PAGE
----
Mr. Somerville Hastings (Barking)

I am concerned not with lairages or cold storage but with ordinary meat, which I understand is covered by the Clause.

4.45 p.m.

Mr. Godber

Yes, any products of slaughtering, until they go into the butcher's shop, where they come under a different consideration, would be in the precincts of the slaughterhouse and, as such, would be covered.

Mr. F. H. Hayman (Falmouth and Camborne)

In relation to what was said by my hon. Friend the Member for Hillsborough (Mr. Darling) and the reply of the Joint Parliamentary Secretary, I assume that slaughterhouses would be in the same position as bacon factories, which, I believe, already come under the Factories Act, as they have cold storage facilities.

Mr. Godber

Yes, I imagine that that is so.

Mr. Robens

In view of the assurance of the Joint Parliamentary Secretary, which I value very much because I agree with him that we are not at difference here and all want to establish the same thing, I beg to ask leave to withdraw the Amendment.

Amendment, by leave, withdrawn.

Mr. Robens

I beg to move, in page 11, line 25, at the end to insert: Without prejudice to the powers of the Minister to make regulations under the Factories Act, 1937, the Minister, after consultation with the trade unions representing slaughterhouse workers and such organisations as appear to him to represent the interests concerned, may by regulation make provision for securing the safety health and welfare of, or any class of, persons employed under a contract of service or apprenticeship in any slaughterhouse. It will be within your knowledge, Mr. Deputy-Speaker, that the Factories Act, 1937, is very largely based on powers given to Ministers to make regulations. If that were not so it would be hardly possible to administer the Act because of the changing conditions in industry which obviously, from time to time, must need a revision of regulations. With the inclusion of Clause 6, and particularly with the assurance the Joint Parliamentary Secretary has given, it is quite clear that the regulations the Minister will now have to provide to deal with these matters must be very exact. They must be exact because of the consequences on public health, which I described earlier.

The only purpose of this Amendment is to ensure that in making regulations the Minister shall have the best advice available. That is not meant in any way as a reflection on the advice tendered to him by the Civil Service, which, I am sure, is excellent advice, based on a great deal of research and consultation with others well able to help with advice, but it is very important that in an industry in which a joint industrial council, representative of both workers and employers, their views should be sought before regulations are made.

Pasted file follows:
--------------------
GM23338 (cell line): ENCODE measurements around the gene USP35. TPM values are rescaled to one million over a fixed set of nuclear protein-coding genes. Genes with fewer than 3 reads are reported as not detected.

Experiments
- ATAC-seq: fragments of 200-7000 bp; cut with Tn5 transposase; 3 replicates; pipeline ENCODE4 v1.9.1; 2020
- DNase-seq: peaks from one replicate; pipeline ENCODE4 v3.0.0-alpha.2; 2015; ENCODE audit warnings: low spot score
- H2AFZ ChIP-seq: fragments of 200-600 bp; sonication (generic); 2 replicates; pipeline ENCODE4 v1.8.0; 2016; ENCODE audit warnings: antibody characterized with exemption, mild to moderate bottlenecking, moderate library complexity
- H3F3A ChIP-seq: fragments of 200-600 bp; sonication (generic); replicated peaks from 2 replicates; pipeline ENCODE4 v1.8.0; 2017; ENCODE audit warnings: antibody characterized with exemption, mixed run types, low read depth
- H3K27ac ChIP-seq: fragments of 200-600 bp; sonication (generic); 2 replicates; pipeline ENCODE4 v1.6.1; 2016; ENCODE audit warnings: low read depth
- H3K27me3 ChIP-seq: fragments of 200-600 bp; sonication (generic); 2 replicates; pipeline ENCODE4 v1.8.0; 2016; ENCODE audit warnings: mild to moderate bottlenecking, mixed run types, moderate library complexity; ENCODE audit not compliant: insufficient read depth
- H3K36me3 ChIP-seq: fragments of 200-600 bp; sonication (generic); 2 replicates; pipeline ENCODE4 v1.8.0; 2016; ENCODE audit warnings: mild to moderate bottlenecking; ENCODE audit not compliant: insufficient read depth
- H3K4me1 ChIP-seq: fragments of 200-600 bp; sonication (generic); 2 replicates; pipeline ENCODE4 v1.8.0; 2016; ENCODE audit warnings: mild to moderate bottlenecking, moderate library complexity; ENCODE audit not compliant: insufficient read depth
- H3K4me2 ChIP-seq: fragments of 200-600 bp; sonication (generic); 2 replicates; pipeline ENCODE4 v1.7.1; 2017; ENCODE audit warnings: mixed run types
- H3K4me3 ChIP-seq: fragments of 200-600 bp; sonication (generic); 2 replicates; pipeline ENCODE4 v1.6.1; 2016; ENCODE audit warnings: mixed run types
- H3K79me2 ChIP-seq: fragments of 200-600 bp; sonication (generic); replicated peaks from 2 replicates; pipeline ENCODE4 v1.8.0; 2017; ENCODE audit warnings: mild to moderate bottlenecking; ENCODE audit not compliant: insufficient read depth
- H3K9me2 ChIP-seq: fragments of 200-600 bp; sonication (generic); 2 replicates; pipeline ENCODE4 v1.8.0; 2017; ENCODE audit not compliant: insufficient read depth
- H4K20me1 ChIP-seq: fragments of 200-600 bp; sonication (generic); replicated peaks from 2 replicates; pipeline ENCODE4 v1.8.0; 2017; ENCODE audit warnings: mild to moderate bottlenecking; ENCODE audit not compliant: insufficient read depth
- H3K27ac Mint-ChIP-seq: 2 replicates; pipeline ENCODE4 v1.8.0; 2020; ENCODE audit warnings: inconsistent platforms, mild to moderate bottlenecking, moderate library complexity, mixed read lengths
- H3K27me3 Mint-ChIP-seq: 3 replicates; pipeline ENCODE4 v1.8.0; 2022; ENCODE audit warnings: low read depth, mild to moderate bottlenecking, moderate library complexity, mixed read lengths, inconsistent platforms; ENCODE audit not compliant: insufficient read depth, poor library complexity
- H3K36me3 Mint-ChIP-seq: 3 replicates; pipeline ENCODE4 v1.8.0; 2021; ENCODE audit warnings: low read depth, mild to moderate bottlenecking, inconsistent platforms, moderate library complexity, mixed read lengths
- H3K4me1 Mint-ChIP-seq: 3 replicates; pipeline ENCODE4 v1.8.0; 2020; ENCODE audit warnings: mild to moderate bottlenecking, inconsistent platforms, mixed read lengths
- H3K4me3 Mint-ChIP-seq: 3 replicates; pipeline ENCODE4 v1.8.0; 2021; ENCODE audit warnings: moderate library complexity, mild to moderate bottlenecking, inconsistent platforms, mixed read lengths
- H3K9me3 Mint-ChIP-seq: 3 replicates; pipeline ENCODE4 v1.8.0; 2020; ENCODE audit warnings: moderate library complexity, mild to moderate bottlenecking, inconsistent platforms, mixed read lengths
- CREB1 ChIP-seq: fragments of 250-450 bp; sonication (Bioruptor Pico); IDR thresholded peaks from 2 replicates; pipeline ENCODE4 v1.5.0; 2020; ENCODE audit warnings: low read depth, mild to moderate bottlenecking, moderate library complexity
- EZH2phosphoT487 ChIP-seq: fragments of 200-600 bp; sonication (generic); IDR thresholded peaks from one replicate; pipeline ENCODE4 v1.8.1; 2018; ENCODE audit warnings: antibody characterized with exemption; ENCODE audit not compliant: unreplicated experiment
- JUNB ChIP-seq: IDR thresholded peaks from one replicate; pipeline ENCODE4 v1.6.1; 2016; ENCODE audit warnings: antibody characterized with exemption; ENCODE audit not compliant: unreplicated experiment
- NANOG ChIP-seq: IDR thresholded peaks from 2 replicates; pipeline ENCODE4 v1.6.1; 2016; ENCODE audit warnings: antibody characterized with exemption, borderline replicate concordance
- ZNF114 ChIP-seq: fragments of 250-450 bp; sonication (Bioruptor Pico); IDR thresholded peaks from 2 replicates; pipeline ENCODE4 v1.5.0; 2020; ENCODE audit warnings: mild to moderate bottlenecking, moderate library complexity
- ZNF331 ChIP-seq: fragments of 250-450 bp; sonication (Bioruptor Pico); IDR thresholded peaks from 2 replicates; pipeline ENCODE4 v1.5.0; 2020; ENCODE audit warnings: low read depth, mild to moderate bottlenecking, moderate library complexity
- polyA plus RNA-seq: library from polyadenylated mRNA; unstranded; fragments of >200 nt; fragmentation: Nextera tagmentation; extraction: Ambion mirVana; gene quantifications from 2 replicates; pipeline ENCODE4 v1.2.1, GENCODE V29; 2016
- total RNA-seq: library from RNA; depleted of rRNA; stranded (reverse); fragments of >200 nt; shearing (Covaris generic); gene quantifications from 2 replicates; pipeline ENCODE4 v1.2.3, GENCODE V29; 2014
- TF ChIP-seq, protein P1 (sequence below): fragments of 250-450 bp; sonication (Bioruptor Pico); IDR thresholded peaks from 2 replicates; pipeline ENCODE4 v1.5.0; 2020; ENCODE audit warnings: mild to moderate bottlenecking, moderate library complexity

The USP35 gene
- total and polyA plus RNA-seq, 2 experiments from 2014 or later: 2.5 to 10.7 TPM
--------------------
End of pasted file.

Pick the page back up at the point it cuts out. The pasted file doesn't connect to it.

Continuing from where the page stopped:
Perfectly proper and good regulations sometimes come to naught because they are not entirely observed. They are not entirely observed because, if they were carried out, that would be found highly inconvenient. Many safety regulations are not entirely ignored but are circumvented because they are highly inconvenient, sometimes to the employee and sometimes to the employer.

If an accident occurs, the party which has disobeyed the regulations can be summoned in the courts and, if the allegation is proved, that party can suffer heavy damages. Nevertheless, all of us with experience of industry know perfectly well that if all the safety regulations were carried out, on the railways and in industry generally, industry would begin to move at 15 per cent. to 20 per cent. more slowly. Good common sense is applied to regulations. In the old British way we get along and good comes out of them.

It is important that regulations should not be based on a theoretical approach to the problems of safety, health and welfare in industry, but guided by what is practical, what is possible and what might be tolerated. That is always very important. It must be in the mind of the Minister of Labour, when dealing with these matters, that the question is more often what will be tolerated than what is desirable. The Joint Industrial Council, I understand from both sides of the industry, works exceedingly well. The whole history of industrial peace in this industry indicates that that Council has worked extremely well. On it are represented the Federation of Wholesale Fresh Meat Traders of Great Britain and Ireland, the Fatstock Marketing Corporation, and the Co-operative Union.

Those three organisations have considerable knowledge and managerial experience in ownership and use of slaughterhouses. Then there is the National Federation of Meat Traders' Associations, which handles the meat on the distributive side. There are two trade unions, the Union of Shop Distributive and Allied Workers which, perhaps, has the bulk of slaughtermen and others associated with the industry in membership, and the Transport and General Workers' Union, which also has membership in the industry. Those are two very big unions which have staff and expert officers who are well aware of the difficulties of employers and the practicability of carrying out safety regulations.

There lies immediately to hand a body of people very experienced and representing both workers and employers who have worked together most amicably through the years. I understand that they would be most ready to give what advice to the Minister they thought would be useful to him in framing regulations. It may well be that the Minister of Labour will advise the Minister of Agriculture, Fisheries and Food that when making regulations under the Factories Act he should consult people of that kind. It may be that assurances on those lines would be adequate, but, in order that we might have something from the Minister it is necessary to put down words in the form of an Amendment to deal with this question.